Old Molecatchers and tales from the Highlands of Scotland
Glenlivet - John McGregor, a quiet softly spoken man born in Glasgow around 1799 was more than a molecatcher - John was a famous whiskey smuggler.
John was caught red-handed with smuggled whiskey at the Spittal of Glenshee and was being taken by the Dragoons to face the consequents of his crime. He was seated upon a horse between two dragoons, his legs tied underneath its belly and his hands behind his back.
His hands were not tied very tightly and he managed to release them without being seen. Freeing his hands he held in the position till he could think of what to do. The evening was closing in fast which would aid his escape. The only chance he had was to jump over the Bridge at Calley. This bridge was a terrible height, about sixty feet to the water below. He had to get on to the ravel (parapet) but how to do this with a dragoon on each side and his legs tied beneath the horse. He thought if he could get his hand into his pouch and get out his knife he may have a chance. The light had almost failed with the evening and they were near the bridge, it was now or never.
He drew one hand around to his pouch keeping the other behind his back, he slipped his hand into the pouch and got hold of the knife, as they approached the bridge, he suddenly bent down and cut the cord that bound his legs and then gave a blow to the right and another to the left and knocked both the dragoons from their mounts. Then he jumped off the bridge into the water below. The water was deep enough to break his fall. He crashed into the water and swam amongst some roots. The dragoons came rushing down around the river poking and prodding with their swords into the water. They came very close but an officer called out that he must have drowned. John had struck his ankle upon a rock in his jump but managed to reach the house of a woman he knew just a few miles away. She tended his ankle for him and he was back to normal within a couple of weeks.
John was eventually caught and spent a year in Perth prison; 12 months that he said made him a good deal richer, his time behind bars had little effect on his smuggling soon he was making whiskey. John took to mole catching and was said to often go searching for casks he had to bury in haste in the dark and had forgotten the exactly where.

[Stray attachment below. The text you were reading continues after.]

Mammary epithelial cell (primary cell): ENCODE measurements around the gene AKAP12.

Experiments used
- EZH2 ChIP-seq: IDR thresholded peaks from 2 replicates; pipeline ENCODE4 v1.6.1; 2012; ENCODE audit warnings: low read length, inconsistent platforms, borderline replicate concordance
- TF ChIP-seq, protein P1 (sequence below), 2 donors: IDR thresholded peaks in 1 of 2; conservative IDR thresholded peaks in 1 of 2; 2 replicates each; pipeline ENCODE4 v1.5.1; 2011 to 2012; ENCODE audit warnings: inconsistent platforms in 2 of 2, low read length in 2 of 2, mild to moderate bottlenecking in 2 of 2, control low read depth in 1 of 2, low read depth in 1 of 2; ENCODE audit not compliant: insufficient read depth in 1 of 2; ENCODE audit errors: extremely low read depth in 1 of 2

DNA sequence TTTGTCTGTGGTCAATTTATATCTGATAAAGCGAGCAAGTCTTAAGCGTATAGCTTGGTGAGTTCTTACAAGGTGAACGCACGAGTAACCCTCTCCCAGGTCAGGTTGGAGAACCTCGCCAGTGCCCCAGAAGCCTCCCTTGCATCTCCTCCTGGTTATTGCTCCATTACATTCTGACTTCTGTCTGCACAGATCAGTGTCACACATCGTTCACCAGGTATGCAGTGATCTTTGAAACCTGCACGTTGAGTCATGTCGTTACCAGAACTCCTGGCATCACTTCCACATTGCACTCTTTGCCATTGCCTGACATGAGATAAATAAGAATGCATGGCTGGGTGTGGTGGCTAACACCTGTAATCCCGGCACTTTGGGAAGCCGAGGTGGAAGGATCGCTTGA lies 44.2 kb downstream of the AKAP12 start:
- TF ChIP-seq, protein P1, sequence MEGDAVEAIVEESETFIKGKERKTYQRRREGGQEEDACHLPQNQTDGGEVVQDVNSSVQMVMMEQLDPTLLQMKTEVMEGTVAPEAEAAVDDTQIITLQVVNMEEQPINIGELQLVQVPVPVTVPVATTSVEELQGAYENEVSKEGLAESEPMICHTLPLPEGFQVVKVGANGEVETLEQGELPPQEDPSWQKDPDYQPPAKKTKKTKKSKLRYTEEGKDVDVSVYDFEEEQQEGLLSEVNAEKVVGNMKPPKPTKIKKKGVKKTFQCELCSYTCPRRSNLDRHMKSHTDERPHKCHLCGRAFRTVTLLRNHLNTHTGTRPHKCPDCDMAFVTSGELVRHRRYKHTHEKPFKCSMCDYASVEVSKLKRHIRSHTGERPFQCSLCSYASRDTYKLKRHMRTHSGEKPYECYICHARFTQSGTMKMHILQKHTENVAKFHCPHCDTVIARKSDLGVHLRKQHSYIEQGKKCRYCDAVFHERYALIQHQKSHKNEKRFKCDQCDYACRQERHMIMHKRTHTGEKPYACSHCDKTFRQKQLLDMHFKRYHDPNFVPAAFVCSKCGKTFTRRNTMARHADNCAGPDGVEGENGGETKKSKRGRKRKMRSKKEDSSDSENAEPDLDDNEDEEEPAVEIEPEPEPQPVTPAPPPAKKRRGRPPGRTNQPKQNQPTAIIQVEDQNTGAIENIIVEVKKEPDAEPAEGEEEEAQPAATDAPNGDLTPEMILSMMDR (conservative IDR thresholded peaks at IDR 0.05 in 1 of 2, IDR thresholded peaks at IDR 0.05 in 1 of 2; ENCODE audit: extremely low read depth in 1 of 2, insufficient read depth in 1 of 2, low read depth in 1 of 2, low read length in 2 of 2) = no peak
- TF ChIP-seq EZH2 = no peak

1851 - Strathmiglo Fife - William Muckarsie
1908 - Kintyre Richard Ellis
Kilmaurs Ayeshire- Peter Blane died 1889
1852- Lossiemouth- John Anderson and Alexander Gordon
Aberdeenshire 1851 James Brodie
Stirling 1851 George Sanderson
1841 and a guest in Scotland was an English Molecatcher, Daniel Means, who was staying with Mary Campbell and her three children at Netherton Cottage in the Parish of Buittle
Edinburgh 1842 Alexander Stewart
Houston - Craigends House. Andrew Burt lived in the west lodge on the estate as molecatcher, the lodge was described as having two rooms with one or more windows, Andrew originally came from Bothwell, Lanarkshire
1881 West Kilbride Ayr Thomas Wilson.
Robert Richardson was the molecatcher living on the estate of Lord Napier at St Marys Cottage 1708
AYRSHIRE- The Couperthwaites.
Robert was born in England in 1785 and died 1847 in Kirkoswald Ayrshire. He married Mary Calderwood in April 1812 and both lived at a house callee Bridgend at a place called Barr by Girvan. Later they moved to Balbegg of North Balloch Barr by Girvan then to a house called Ladymoor in Kirkmichael.
They had many children - in fact ten and three of his sons took to working the soil. Peter in the form of a molecatcher and ploughman and John and William who both were molecatchers.
John was living at Green wells Kirkoswald as the molecatcher then in 1851 moved to number 24 Main Street, Parish Straiton, where he lived with his wife Jane. They had a son John, sadly Jane died and John married Margret Gemmell with whom he had a further five children.
William married Janet and is recorded as the molecatcher living at Broomlands cottage Kirkmichael 1851.
The census in 1861 for Athelstaneford shows three molecatchers, John Grierson and his son Thomas and John Murray